ARC Review: ONLY A MONSTER by Vanessa Len

I received an eARC from the publishers through NetGalley in exchange for an honest review. It has not affected my opinions.

Title in white on black next to gold chain with watch and lion statue
Genre: Fantasy
Age Range: YA
Star Rating: 4 stars
Series: yes - first book

Synopsis:

Book cover for ONLY A MONSTER: title in white on black with gold chain with watch and statue

It should have been the perfect summer. Sent to stay with her late mother’s eccentric family in London, sixteen-year-old Joan is determined to enjoy herself. She loves her nerdy job at the historic Holland House, and when her super cute co-worker Nick asks her on a date, it feels like everything is falling into place.

But she soon learns the truth. Her family aren’t just eccentric: they’re monsters, with terrifying, hidden powers. And Nick isn’t just a cute boy: he’s a legendary monster slayer, who will do anything to bring them down.

As she battles Nick, Joan is forced to work with the beautiful and ruthless Aaron Oliver, heir to a monster family that hates her own. She’ll have to embrace her own monstrousness if she is to save herself, and her family. Because in this story she is not the hero.

Synopsis taken from Goodreads. Add to your shelves here.


Review:

Ignore the blurb above – it’s useless. Doesn’t actually represent the book. ONLY A MONSTER is a fantasy that starts off contemporary then gains a really fun time travel twist. As well as their family-specific powers, monsters can time travel, by stealing the equivalent amount of time from humans.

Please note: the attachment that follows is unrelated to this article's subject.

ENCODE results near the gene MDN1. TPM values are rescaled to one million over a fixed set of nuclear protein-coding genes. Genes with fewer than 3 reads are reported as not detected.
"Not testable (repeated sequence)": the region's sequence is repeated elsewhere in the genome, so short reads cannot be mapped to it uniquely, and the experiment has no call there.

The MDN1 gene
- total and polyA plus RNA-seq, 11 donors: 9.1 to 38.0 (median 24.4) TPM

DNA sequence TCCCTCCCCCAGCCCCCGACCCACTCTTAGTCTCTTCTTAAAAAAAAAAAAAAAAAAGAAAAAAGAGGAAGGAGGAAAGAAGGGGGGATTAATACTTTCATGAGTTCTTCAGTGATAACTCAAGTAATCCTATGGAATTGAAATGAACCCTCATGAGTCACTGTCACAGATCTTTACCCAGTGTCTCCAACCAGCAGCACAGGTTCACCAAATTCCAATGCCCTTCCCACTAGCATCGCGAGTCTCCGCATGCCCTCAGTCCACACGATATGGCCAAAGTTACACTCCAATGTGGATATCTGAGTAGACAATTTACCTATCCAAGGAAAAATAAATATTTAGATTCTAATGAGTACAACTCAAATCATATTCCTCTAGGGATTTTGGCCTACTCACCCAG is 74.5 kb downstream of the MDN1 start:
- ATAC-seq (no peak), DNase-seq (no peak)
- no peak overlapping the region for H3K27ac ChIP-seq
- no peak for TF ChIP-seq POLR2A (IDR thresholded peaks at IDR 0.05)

I know the blurb doesn’t mention that at all! Instead, it focuses on the very much not on page “romance” between Nick and Joan. It’s not a romance. He’s not even there or even in her thoughts for most of the book. He’s a threat with a vague (very underdeveloped) attraction for her occasionally mentioned (which is explained on the ending.)

On the one hand, I can see why it’s being marketed this way (it fits the marketing trends of the moment) but on the other, it personally feels like a massive disservice to the book (and also doesn’t make it stand out). It’s not highlighting the really fun, far more unique concept that is the core plot. It’s is NOT a romantic fantasy about lovers on the other side, it’s a time travel story about a girl trying to undo it, and work out exactly who this man is – and how to stop him.

OK, bad marketing rant over – onto the actual book and why I liked it.

Time travel is such a tricky device to play around with in media because of the deceptively simple problem of “OK, if time travel is a thing, how come the character doesn’t just go back in time and solve the issue?” You need a hard, consistent rule that stops people being able to just go back (and thus undercut the tension.) Preferably that also comes with a “this is what happens/what we think happens if you break that – and it’s not good” to convince the reader that it really can’t be done.

This book is all about this rule, about someone trying to find a way to break it. To save her family once they’ve been killed, Joan has to find a way to undo it. And that takes her through the Monster’s parallel society living under human noses, with enemies in the shadows trying to stop her. Except the people trying to stop her should be the ones trying to help her.

And that was such a fun premise, tangling Joan in the secrets and past of this new-to-her world. Of course, it’s the start of a series, so it’s not all explained, but enough is to make the book satisfying – and there’s enough hanging to intrigue me about the later books.

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